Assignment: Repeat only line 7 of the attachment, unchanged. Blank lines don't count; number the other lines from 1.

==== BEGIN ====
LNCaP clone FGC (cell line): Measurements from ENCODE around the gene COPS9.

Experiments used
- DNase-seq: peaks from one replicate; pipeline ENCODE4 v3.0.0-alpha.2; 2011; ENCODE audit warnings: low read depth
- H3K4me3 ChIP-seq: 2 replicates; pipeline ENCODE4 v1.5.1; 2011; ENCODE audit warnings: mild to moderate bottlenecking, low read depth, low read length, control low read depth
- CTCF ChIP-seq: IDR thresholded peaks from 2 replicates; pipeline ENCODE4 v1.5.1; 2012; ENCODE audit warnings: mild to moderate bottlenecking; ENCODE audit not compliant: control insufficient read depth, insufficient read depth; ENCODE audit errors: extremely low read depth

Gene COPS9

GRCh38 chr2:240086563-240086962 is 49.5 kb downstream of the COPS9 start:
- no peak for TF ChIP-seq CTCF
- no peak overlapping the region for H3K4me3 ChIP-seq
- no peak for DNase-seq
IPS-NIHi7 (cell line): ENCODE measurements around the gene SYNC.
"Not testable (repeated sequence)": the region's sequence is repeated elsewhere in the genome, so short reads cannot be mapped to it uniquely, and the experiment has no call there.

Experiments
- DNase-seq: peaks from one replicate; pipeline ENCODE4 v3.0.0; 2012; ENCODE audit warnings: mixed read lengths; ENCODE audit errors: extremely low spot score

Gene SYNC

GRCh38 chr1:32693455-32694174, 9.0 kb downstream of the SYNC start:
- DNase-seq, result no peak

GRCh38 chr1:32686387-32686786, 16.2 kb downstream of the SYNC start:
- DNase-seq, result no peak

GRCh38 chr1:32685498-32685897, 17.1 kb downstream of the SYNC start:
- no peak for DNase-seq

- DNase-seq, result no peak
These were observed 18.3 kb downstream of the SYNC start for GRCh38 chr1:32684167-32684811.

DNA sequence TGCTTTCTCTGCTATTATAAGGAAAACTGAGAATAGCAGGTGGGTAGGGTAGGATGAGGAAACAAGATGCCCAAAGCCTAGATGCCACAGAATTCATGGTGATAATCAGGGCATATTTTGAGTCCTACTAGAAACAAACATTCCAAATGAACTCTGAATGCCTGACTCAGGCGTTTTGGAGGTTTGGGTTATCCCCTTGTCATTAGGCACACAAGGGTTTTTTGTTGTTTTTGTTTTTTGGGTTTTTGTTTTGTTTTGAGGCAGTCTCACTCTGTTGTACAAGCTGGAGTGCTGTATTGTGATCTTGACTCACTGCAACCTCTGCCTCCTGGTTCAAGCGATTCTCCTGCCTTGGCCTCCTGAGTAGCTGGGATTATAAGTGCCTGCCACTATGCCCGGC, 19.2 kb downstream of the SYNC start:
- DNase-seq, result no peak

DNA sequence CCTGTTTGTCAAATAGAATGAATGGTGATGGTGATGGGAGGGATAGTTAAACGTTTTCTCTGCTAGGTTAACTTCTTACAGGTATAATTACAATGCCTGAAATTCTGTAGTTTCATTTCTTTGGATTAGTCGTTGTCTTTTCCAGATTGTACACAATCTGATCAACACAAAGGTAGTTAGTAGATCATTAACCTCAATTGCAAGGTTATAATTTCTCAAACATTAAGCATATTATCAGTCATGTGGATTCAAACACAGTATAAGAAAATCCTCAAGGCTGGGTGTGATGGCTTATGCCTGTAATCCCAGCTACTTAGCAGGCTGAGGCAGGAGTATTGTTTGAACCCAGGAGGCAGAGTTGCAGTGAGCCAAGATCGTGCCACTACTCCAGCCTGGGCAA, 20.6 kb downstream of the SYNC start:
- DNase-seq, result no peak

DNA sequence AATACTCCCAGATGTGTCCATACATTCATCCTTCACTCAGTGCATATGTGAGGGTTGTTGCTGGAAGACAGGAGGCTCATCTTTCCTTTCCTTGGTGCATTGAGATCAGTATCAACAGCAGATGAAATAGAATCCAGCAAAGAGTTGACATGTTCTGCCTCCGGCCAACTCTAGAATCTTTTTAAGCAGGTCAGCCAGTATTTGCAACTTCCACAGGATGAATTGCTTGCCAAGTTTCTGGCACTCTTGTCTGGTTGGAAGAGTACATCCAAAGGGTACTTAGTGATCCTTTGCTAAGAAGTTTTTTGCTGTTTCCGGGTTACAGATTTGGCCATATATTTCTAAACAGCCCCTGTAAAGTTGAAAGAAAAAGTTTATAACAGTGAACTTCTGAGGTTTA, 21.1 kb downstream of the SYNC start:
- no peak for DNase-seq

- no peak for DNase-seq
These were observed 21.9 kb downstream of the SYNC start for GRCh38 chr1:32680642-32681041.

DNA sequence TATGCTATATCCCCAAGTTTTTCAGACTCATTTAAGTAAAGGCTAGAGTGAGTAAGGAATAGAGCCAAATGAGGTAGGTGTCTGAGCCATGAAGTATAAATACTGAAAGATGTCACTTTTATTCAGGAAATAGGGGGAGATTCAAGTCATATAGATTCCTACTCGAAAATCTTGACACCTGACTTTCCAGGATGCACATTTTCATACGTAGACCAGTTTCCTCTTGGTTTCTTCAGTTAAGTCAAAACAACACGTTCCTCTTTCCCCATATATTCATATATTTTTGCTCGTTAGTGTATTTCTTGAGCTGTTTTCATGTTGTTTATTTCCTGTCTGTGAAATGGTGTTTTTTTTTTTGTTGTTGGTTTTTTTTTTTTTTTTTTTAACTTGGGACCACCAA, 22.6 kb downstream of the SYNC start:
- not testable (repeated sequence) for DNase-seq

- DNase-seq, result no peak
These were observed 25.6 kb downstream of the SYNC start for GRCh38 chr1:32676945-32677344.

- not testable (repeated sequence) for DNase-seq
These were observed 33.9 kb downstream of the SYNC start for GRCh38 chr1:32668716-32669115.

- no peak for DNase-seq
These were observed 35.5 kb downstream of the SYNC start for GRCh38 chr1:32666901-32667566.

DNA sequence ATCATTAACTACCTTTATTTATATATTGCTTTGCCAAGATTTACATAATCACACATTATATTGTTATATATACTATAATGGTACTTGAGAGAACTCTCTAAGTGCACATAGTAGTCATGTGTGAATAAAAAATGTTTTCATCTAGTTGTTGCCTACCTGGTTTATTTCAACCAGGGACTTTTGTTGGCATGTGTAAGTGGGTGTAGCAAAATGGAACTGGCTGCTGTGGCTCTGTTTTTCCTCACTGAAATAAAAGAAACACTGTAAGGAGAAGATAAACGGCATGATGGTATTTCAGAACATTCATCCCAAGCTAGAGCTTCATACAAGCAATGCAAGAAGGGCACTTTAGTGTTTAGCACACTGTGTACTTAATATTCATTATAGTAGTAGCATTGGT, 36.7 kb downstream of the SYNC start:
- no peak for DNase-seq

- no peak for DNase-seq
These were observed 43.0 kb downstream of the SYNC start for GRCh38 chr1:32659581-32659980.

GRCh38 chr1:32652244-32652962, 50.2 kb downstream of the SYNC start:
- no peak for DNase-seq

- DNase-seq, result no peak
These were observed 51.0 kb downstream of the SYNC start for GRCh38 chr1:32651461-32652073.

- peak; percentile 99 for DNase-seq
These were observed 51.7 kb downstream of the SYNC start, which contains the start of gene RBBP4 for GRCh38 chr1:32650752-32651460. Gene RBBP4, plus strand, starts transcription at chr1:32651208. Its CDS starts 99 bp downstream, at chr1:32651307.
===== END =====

GRCh38 chr2:240086563-240086962 is 49.5 kb downstream of the COPS9 start: